• Develop workplace violence and harassment policies, and develop and maintain programs to implement those new policies;
  • Provide appropriate training to workers, so that they know these policies and programs and what they mean.
  • Develop measures and procedures for calling for and receiving immediate assistance when workplace violence occurs or is likely to occur;
  • Develop processes for reporting incidents ; and
  • Conduct risk assessments and take steps to control those risks identified during the assessment.

If you need some assistance in understanding the new law, take a look at the following:

Workplace Violence and Harassment: Understanding the Law

http://www.labour.gov.on.ca/english/hs/pubs/wpvh/index.php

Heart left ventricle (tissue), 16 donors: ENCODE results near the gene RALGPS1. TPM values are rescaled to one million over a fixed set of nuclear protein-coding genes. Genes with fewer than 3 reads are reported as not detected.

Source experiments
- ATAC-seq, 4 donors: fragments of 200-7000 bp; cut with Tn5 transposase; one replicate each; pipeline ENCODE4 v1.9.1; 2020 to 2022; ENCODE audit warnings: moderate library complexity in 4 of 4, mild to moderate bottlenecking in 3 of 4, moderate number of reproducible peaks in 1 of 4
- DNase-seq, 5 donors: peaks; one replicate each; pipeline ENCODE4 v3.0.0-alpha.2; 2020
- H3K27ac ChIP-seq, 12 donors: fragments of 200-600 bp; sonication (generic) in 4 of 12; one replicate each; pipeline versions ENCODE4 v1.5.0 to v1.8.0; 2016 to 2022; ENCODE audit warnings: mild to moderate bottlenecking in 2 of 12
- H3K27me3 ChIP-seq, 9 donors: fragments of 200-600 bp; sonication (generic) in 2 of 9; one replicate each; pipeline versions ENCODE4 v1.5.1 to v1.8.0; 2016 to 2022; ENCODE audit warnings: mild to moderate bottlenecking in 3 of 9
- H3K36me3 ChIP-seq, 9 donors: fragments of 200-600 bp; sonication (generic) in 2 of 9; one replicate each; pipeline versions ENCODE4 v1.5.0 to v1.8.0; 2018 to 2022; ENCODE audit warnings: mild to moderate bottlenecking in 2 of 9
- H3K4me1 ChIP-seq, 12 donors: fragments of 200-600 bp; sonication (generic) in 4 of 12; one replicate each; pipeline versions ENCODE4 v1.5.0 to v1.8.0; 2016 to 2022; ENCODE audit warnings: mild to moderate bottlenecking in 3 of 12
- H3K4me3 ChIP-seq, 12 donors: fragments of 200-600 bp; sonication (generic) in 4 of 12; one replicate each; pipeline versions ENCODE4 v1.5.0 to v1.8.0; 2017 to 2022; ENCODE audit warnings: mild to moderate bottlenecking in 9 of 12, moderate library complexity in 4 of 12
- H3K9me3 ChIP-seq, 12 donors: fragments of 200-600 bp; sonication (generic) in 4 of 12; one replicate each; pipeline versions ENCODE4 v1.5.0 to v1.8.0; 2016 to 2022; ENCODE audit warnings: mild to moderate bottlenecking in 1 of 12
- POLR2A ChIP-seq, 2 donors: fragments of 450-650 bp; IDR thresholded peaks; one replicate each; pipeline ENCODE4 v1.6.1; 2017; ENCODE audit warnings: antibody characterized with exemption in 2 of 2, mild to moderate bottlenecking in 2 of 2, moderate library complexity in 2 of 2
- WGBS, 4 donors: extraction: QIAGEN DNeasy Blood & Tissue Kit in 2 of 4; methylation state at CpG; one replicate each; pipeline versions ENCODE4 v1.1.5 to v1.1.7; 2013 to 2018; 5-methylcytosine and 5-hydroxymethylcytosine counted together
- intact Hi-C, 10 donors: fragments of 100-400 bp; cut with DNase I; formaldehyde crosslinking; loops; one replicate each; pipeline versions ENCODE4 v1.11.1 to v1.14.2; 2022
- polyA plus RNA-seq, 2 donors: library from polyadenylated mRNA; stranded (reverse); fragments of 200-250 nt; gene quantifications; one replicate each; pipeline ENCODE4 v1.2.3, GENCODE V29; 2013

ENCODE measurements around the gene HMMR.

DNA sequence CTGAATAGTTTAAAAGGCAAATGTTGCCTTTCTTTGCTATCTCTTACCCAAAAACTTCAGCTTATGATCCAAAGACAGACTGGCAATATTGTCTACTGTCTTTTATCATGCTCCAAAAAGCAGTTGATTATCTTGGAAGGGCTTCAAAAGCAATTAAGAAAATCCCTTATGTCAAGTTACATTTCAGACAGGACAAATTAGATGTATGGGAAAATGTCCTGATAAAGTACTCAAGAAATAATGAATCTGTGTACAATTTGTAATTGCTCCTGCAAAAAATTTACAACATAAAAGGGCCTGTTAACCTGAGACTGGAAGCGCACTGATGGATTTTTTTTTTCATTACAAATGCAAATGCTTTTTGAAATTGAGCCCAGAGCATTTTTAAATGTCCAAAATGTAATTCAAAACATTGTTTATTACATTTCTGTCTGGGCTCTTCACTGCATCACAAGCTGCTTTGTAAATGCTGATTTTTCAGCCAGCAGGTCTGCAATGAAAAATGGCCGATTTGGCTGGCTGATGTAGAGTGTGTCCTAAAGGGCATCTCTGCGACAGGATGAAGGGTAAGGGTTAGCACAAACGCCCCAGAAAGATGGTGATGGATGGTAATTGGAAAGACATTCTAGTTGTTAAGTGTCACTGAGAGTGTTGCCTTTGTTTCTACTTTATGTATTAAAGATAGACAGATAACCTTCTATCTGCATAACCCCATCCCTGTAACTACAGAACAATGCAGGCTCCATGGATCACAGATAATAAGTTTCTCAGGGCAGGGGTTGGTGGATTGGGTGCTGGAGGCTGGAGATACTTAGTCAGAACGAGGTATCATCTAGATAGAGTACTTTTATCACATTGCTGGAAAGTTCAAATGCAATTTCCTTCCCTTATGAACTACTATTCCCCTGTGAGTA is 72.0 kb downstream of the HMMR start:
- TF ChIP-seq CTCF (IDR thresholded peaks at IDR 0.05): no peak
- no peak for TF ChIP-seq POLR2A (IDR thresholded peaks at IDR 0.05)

Preventing Workplace Violence And Workplace Harassment

http://www.labour.gov.on.ca/english/hs/sawo/pubs/fs_workplaceviolence.php

BC Tribunal Grants Stay of Safety Fine

Thursday, June 17th, 2010

The Workers’ Compensation Appeals Tribunal of British Columbia (WCAT) has granted an unnamed commercial construction company a stay of a decision that imposed an administrative penalty of nearly $40,000 on the company.

WCAT vice-chair Heather McDonald allowed the stay of a WorkSafeBC administrative penalty of $38,569.34 – which was upheld by a WorkSafeBC review officer – after ruling that paying the fine would likely cause serious financial harm to the company.